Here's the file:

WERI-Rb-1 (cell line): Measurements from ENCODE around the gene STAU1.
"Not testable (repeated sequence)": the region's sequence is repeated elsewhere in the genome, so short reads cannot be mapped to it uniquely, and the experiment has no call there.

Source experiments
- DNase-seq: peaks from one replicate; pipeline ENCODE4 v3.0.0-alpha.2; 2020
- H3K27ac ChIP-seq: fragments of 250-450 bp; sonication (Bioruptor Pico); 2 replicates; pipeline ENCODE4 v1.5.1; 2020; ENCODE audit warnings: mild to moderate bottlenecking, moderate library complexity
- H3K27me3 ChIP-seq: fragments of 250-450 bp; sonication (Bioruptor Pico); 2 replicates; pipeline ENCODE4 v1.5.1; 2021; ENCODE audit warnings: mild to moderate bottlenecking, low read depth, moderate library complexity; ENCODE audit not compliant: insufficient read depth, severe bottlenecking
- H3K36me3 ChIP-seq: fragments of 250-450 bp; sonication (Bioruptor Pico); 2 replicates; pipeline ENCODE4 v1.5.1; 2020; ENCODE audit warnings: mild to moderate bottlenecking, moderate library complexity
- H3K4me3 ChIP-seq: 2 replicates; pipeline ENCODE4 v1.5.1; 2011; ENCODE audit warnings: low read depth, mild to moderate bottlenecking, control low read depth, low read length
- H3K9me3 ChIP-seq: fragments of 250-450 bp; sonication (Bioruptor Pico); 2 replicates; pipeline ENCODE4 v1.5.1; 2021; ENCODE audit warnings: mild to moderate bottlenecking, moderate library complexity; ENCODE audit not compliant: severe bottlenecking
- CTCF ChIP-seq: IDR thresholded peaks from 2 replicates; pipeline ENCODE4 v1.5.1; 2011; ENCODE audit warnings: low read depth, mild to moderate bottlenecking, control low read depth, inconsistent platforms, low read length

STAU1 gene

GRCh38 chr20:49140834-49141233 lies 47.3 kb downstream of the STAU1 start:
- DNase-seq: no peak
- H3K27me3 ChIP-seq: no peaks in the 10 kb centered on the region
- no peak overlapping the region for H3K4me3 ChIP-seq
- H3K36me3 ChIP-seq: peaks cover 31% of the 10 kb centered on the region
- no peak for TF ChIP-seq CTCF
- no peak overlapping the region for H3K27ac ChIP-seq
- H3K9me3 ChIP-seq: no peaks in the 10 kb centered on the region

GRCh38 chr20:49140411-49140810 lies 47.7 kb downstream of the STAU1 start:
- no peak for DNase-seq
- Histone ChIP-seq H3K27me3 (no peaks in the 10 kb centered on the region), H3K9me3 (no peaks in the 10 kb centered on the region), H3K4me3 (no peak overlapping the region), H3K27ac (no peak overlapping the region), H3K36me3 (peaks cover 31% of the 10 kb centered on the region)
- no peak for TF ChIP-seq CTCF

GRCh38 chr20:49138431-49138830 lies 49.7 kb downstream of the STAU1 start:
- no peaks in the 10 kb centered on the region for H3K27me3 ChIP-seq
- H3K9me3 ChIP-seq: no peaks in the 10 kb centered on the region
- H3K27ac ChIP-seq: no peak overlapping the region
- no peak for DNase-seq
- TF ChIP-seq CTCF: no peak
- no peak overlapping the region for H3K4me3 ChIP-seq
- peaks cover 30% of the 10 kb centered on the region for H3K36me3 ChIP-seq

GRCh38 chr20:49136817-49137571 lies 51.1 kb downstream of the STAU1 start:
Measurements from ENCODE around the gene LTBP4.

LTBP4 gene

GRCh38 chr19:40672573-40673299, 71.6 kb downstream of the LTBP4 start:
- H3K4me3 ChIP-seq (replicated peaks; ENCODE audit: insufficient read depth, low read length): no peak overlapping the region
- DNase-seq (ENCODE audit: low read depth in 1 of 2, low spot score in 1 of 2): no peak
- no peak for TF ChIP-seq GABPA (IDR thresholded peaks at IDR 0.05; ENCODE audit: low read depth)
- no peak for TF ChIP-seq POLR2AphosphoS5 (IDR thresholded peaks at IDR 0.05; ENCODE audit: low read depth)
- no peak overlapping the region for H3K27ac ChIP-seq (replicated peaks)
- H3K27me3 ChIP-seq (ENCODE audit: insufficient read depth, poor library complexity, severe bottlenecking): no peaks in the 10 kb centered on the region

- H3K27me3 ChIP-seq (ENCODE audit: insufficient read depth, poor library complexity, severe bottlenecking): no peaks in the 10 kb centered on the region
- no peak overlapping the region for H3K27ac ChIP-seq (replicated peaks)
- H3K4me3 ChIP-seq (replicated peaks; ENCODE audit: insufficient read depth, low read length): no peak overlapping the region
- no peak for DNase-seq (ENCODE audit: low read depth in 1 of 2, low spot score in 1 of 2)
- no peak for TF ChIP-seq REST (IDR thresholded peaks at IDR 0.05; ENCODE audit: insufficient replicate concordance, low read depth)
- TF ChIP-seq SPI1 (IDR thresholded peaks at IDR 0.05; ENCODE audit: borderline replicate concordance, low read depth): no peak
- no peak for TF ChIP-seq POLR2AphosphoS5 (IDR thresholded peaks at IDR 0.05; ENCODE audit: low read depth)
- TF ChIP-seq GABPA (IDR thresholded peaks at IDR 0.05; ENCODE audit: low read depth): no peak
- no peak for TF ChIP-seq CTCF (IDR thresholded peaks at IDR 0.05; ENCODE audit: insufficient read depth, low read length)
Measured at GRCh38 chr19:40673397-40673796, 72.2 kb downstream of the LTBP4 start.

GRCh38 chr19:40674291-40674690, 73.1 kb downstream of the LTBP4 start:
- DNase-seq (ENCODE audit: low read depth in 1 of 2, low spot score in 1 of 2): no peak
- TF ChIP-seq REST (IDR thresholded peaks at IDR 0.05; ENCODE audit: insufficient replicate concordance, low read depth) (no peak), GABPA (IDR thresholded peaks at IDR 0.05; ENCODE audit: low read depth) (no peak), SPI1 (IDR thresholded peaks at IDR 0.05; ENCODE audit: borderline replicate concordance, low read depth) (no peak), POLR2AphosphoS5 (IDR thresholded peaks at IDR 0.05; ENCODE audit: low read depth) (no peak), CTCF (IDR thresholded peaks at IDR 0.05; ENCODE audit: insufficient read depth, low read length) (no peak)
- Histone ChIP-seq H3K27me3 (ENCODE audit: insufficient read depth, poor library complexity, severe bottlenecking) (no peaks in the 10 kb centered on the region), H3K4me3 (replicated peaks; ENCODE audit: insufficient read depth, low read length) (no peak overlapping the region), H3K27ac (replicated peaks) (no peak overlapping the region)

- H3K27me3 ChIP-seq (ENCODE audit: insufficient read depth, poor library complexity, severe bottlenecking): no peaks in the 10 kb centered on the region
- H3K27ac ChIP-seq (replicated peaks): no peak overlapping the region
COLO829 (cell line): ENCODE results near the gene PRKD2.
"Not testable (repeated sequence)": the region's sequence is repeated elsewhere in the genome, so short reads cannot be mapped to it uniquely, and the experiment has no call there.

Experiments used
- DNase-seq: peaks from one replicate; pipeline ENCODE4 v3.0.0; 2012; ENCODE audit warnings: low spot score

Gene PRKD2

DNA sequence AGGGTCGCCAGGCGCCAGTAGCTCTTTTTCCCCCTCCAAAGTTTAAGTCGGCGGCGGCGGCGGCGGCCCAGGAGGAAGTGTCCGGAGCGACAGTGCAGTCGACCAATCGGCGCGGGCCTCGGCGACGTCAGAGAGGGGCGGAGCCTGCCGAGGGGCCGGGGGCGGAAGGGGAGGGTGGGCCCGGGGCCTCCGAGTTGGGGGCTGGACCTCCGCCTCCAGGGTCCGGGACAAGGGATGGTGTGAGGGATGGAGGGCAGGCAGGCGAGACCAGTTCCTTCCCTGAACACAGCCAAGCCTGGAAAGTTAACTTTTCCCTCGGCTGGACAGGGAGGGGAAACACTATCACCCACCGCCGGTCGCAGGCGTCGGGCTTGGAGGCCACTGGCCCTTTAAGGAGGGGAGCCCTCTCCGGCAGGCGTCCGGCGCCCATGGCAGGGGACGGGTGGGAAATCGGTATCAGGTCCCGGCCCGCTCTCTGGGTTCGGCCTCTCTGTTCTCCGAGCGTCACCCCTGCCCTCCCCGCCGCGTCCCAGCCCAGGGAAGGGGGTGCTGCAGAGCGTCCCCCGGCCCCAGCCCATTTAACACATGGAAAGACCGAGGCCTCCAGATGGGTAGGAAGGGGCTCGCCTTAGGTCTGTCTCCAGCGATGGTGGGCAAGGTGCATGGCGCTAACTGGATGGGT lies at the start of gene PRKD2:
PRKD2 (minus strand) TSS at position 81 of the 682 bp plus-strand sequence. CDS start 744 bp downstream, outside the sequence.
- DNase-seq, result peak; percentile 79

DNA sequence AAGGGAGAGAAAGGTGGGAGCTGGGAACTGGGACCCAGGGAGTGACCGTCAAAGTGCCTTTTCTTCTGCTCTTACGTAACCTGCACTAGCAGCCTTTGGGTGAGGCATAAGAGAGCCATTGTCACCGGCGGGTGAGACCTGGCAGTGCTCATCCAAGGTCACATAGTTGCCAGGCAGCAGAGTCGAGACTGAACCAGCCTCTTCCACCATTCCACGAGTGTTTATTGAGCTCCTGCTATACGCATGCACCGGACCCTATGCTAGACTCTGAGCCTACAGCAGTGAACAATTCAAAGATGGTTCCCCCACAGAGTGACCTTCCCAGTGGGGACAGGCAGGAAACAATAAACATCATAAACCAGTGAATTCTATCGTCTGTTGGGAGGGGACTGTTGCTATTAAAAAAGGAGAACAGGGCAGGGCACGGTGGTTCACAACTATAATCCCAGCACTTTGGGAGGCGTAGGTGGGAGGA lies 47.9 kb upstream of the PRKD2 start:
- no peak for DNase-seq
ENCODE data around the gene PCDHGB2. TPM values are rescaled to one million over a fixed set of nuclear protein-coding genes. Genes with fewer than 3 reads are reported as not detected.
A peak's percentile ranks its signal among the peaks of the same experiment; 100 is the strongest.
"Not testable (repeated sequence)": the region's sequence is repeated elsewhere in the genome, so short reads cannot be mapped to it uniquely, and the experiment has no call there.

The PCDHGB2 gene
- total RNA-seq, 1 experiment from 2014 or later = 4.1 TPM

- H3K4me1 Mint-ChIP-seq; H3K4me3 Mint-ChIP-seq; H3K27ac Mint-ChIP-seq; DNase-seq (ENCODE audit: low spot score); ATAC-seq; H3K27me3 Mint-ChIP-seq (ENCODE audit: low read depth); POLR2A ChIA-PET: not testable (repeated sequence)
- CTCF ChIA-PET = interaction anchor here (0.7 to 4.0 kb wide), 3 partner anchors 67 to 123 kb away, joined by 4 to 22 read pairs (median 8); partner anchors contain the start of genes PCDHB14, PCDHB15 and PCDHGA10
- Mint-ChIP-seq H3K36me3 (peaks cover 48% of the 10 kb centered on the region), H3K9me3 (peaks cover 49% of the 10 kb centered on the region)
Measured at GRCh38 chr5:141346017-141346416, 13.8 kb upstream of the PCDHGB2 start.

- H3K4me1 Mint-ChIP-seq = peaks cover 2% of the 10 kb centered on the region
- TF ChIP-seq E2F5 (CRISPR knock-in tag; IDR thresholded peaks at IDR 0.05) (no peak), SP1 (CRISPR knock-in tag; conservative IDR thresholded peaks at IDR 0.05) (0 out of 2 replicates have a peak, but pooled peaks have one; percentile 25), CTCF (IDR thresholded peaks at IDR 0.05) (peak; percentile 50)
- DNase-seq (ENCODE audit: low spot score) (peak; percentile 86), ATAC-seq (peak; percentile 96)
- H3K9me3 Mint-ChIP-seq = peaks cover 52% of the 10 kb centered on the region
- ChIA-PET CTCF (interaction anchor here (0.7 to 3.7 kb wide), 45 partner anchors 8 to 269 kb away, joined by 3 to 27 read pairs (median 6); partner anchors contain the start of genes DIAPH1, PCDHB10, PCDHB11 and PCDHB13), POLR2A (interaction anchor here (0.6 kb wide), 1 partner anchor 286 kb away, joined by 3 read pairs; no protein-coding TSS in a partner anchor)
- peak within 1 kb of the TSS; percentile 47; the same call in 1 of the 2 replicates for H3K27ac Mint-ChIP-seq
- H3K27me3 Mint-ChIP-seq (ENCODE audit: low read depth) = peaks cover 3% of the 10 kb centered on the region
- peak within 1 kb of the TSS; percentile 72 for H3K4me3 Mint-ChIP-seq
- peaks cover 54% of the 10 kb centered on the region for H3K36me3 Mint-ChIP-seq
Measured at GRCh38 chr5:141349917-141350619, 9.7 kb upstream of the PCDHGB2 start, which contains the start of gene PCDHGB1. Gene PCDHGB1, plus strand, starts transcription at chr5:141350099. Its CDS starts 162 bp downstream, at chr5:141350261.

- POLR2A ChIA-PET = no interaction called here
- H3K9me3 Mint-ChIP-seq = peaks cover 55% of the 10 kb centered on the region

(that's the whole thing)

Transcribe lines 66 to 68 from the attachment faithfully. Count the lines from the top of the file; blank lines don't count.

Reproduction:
DNA sequence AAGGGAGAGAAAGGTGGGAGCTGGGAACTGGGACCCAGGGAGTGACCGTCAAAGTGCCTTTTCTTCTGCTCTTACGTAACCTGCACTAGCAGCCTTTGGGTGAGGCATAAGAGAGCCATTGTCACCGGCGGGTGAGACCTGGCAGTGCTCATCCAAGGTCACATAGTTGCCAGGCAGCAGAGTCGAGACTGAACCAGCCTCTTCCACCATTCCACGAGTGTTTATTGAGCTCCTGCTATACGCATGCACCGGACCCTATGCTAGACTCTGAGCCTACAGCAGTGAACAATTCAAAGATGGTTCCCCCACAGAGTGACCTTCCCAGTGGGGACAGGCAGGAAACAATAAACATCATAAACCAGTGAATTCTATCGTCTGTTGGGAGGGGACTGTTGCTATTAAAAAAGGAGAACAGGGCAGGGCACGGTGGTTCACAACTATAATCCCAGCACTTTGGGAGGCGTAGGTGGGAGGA lies 47.9 kb upstream of the PRKD2 start:
- no peak for DNase-seq
ENCODE data around the gene PCDHGB2. TPM values are rescaled to one million over a fixed set of nuclear protein-coding genes. Genes with fewer than 3 reads are reported as not detected.